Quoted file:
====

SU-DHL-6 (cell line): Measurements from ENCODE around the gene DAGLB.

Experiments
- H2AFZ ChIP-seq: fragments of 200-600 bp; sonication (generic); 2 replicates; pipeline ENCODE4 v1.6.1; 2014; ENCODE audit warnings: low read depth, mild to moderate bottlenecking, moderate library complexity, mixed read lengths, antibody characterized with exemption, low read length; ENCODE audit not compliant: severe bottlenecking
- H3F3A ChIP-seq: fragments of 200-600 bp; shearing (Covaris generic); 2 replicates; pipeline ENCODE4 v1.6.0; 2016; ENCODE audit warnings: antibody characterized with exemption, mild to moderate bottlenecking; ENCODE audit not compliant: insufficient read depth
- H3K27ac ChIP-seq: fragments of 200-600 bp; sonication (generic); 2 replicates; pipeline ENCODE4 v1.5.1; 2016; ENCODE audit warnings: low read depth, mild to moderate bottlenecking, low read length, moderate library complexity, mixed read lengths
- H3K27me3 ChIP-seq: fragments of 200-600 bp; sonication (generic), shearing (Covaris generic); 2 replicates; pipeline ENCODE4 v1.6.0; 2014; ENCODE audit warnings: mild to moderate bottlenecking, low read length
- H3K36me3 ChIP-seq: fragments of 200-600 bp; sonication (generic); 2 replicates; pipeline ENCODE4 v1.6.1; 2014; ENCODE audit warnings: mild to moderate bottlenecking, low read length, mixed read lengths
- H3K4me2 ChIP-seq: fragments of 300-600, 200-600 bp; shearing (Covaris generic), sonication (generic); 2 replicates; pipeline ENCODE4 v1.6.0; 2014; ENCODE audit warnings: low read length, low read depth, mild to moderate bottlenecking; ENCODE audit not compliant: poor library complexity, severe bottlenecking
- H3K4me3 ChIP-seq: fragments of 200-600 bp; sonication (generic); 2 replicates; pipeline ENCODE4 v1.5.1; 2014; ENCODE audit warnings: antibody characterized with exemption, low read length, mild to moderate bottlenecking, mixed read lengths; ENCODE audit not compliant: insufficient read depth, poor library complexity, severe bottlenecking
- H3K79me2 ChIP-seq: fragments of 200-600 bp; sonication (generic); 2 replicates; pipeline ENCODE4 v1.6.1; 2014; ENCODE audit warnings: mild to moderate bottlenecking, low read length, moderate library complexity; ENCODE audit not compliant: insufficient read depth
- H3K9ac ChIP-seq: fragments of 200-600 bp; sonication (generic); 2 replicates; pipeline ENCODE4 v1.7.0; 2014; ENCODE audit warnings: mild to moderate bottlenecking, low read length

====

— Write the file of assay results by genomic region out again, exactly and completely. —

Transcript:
SU-DHL-6 (cell line): Measurements from ENCODE around the gene DAGLB.

Experiments
- H2AFZ ChIP-seq: fragments of 200-600 bp; sonication (generic); 2 replicates; pipeline ENCODE4 v1.6.1; 2014; ENCODE audit warnings: low read depth, mild to moderate bottlenecking, moderate library complexity, mixed read lengths, antibody characterized with exemption, low read length; ENCODE audit not compliant: severe bottlenecking
- H3F3A ChIP-seq: fragments of 200-600 bp; shearing (Covaris generic); 2 replicates; pipeline ENCODE4 v1.6.0; 2016; ENCODE audit warnings: antibody characterized with exemption, mild to moderate bottlenecking; ENCODE audit not compliant: insufficient read depth
- H3K27ac ChIP-seq: fragments of 200-600 bp; sonication (generic); 2 replicates; pipeline ENCODE4 v1.5.1; 2016; ENCODE audit warnings: low read depth, mild to moderate bottlenecking, low read length, moderate library complexity, mixed read lengths
- H3K27me3 ChIP-seq: fragments of 200-600 bp; sonication (generic), shearing (Covaris generic); 2 replicates; pipeline ENCODE4 v1.6.0; 2014; ENCODE audit warnings: mild to moderate bottlenecking, low read length
- H3K36me3 ChIP-seq: fragments of 200-600 bp; sonication (generic); 2 replicates; pipeline ENCODE4 v1.6.1; 2014; ENCODE audit warnings: mild to moderate bottlenecking, low read length, mixed read lengths
- H3K4me2 ChIP-seq: fragments of 300-600, 200-600 bp; shearing (Covaris generic), sonication (generic); 2 replicates; pipeline ENCODE4 v1.6.0; 2014; ENCODE audit warnings: low read length, low read depth, mild to moderate bottlenecking; ENCODE audit not compliant: poor library complexity, severe bottlenecking
- H3K4me3 ChIP-seq: fragments of 200-600 bp; sonication (generic); 2 replicates; pipeline ENCODE4 v1.5.1; 2014; ENCODE audit warnings: antibody characterized with exemption, low read length, mild to moderate bottlenecking, mixed read lengths; ENCODE audit not compliant: insufficient read depth, poor library complexity, severe bottlenecking
- H3K79me2 ChIP-seq: fragments of 200-600 bp; sonication (generic); 2 replicates; pipeline ENCODE4 v1.6.1; 2014; ENCODE audit warnings: mild to moderate bottlenecking, low read length, moderate library complexity; ENCODE audit not compliant: insufficient read depth
- H3K9ac ChIP-seq: fragments of 200-600 bp; sonication (generic); 2 replicates; pipeline ENCODE4 v1.7.0; 2014; ENCODE audit warnings: mild to moderate bottlenecking, low read length